Later in the day, when the kids are asleep, I read this quote from Kenny Fries, a poet and nonfiction writer with a physical disability: I’m not really someone who climbs on the barricades or collects signatures for petitions. Personally, my kind of political action is to be anywhere where my presence disturbs the status quo – whether that place is a bank, a university, a public toilet, a gay bar or any place else. I’m kind of a walking political statement, even though I’m not always aware of that.

I wonder if that’s what I felt at the store: the realization that my girl and I were a walking political statement. The weight and the pressure of that, as we ever-so-gently disturb the status quo. I was trying to etch my statement into the air between the paint aisles. It’s a lot to ask beside a wall of Marine Blue and French Rose and Hawaiian Sky.

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7 thoughts on “Paint & Political Statements

  1. Thank you, in the deepest sincerest manner I can communicate which is still not enough via typing.
    Today I came to pick up my kid from martial arts with his Dad, to go to adaptive swimming lessons. I stood out of his line of vision and was engaged unwillingly in conversation with a father who felt he needed to educate me on “natural therapies” that “cured” his son’s “touch of ADD” that I should “really look into”…and I just couldn’t. I managed to choke out “Well, we sort of like him the way he is and we happen to believe in neurodiversity, so thank you, but we’re all set.”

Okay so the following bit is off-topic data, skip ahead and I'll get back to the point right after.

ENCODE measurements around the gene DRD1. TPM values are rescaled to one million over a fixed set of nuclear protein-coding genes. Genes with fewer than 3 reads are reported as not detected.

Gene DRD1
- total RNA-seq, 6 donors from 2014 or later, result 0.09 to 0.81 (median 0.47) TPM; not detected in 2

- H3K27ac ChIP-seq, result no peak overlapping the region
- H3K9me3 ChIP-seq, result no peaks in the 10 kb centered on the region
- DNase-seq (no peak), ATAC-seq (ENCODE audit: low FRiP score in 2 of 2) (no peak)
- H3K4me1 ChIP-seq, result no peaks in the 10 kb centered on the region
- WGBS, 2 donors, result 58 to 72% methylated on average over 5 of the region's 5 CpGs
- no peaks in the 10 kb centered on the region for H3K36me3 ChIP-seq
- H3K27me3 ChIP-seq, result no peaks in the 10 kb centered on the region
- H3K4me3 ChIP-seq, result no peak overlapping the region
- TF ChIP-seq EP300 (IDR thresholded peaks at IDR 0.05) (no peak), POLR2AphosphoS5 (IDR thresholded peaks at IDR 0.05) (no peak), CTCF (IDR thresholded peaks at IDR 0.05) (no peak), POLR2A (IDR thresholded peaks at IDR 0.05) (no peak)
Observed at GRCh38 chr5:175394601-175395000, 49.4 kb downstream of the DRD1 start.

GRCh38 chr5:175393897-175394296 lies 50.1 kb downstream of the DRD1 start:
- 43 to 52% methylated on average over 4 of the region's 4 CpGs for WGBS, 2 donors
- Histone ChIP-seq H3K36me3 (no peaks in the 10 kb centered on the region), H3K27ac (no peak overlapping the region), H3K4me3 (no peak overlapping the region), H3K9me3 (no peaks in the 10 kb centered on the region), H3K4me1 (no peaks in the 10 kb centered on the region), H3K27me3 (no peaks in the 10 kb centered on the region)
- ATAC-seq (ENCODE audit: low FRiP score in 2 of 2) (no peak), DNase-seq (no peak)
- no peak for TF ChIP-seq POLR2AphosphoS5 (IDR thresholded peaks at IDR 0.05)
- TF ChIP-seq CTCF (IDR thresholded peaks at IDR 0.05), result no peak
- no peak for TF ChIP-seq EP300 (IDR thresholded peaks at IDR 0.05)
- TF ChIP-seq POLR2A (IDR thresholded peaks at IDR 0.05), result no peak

I wanted to valiantly defend my child. I wanted to grab the man’s face and force him to really LOOK at my son; I wanted to launch into an eloquent diatribe about ableism and societal views of “cures”. I wanted to change what he sees when he sees my child, who is exactly what I signed up for the day I chose to have him and every day since. I wanted to tell him about the kid with the syndrome we don’t have a name for yet and the seizures and the tics and that he learned to RIDE A BIKE this summer (I still tear up typing that because he is almost unbearably proud of this), well he needs no actual cure.